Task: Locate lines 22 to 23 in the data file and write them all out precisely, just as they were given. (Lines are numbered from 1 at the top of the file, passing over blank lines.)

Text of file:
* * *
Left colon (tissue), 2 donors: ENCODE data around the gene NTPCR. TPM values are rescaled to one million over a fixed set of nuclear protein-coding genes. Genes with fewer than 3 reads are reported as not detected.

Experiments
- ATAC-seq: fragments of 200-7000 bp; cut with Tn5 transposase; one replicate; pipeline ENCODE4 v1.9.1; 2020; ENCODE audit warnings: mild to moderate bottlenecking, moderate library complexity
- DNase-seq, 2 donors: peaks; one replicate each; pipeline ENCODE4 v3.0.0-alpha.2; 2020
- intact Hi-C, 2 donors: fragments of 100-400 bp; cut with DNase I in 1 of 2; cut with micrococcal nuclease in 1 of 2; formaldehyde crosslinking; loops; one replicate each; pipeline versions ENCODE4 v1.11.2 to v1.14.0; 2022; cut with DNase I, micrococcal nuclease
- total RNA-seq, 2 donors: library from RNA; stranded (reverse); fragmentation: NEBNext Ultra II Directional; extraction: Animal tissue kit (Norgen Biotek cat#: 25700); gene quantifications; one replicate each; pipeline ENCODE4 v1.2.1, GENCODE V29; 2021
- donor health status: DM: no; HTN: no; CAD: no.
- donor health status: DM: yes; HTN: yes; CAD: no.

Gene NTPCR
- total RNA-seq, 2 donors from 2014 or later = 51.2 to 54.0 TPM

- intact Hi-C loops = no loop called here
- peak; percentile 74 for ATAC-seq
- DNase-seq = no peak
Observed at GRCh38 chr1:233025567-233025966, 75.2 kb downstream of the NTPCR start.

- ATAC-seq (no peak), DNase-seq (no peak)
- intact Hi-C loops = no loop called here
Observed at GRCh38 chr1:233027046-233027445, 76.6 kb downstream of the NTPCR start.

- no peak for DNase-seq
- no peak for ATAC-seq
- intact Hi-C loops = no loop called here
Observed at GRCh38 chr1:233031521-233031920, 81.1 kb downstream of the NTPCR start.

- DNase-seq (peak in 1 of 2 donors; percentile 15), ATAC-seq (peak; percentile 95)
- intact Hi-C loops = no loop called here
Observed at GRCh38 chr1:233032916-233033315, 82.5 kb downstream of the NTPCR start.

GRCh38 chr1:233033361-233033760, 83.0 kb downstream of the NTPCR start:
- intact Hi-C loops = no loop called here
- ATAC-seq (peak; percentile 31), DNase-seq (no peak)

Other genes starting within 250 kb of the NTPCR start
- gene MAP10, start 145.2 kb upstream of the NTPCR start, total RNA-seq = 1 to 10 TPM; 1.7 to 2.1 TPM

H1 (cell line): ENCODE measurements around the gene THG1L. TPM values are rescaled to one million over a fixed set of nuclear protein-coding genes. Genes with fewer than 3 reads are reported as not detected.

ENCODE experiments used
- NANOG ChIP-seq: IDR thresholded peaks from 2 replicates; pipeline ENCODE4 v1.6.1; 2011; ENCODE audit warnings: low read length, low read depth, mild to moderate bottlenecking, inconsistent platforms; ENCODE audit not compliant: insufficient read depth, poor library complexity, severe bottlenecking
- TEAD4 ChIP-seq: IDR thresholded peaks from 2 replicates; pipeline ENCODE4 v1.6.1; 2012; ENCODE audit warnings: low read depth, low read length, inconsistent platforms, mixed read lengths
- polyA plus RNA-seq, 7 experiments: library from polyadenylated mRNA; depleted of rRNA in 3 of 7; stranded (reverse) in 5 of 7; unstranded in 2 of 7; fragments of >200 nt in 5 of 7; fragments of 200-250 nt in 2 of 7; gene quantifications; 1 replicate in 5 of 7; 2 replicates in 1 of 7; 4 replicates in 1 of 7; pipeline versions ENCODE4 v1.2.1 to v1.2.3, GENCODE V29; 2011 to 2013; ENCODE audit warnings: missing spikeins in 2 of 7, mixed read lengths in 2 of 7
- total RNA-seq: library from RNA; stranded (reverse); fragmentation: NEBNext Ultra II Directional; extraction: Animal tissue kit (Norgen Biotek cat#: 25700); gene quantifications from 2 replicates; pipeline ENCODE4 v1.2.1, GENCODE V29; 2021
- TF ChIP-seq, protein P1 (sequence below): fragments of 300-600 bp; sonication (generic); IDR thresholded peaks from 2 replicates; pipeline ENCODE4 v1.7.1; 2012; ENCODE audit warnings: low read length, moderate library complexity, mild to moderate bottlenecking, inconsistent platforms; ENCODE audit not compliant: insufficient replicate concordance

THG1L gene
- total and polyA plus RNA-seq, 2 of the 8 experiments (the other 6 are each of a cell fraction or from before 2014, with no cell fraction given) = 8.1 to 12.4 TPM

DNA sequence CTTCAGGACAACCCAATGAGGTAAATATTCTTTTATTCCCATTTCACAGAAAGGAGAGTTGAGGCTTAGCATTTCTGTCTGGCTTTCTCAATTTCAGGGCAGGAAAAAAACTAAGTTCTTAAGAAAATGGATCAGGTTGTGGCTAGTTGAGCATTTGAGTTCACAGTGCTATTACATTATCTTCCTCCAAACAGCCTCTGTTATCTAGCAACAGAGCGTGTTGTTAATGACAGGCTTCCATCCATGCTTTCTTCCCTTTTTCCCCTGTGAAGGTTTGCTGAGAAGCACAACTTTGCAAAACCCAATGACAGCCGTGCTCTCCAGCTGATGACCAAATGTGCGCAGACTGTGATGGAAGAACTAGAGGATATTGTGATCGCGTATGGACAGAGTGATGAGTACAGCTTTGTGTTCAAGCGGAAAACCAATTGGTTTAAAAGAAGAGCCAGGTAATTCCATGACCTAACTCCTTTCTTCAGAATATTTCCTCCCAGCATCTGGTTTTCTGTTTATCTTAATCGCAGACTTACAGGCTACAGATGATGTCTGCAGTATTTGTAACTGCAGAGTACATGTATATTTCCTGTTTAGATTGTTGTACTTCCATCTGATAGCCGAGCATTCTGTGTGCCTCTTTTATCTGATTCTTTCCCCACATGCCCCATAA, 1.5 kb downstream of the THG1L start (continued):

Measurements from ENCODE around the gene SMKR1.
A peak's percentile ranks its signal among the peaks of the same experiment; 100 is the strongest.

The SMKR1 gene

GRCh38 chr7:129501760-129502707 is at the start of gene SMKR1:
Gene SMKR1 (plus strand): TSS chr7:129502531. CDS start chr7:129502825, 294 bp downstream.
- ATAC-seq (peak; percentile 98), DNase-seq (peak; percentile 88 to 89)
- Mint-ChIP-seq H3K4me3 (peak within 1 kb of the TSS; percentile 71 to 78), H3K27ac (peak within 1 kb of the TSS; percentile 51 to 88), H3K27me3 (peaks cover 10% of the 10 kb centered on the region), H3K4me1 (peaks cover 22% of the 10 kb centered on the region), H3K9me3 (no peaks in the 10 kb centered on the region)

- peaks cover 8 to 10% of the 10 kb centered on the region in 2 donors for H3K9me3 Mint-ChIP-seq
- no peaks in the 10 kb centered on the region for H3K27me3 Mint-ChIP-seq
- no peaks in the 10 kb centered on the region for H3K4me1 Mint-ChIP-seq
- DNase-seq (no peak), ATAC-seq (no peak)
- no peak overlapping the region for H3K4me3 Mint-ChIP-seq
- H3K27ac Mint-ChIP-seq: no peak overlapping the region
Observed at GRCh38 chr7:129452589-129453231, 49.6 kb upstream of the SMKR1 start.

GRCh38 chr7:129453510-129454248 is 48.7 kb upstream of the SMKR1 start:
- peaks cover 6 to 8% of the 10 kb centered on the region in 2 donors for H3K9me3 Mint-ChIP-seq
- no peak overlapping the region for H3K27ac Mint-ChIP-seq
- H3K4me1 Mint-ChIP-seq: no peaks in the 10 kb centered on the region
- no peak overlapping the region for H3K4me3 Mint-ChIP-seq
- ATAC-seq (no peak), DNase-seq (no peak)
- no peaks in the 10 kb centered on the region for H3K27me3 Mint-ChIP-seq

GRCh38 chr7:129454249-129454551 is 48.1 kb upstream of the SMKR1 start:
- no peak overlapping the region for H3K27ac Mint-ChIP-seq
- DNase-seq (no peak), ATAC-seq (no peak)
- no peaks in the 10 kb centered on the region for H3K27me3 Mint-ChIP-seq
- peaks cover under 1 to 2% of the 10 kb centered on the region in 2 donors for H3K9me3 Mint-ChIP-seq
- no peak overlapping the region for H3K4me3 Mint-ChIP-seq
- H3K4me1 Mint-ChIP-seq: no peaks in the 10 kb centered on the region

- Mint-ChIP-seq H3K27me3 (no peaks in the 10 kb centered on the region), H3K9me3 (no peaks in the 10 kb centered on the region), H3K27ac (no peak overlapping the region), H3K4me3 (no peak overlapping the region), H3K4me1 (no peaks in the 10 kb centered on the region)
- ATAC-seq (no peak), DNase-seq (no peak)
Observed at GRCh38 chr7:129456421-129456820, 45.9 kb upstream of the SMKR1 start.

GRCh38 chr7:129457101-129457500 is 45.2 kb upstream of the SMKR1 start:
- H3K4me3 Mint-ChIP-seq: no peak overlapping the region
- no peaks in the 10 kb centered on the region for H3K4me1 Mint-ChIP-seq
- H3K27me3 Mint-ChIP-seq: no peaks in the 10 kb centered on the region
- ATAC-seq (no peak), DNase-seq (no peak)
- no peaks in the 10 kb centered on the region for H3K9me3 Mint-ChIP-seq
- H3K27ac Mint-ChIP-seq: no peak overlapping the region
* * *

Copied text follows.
- DNase-seq (peak in 1 of 2 donors; percentile 15), ATAC-seq (peak; percentile 95)
- intact Hi-C loops = no loop called here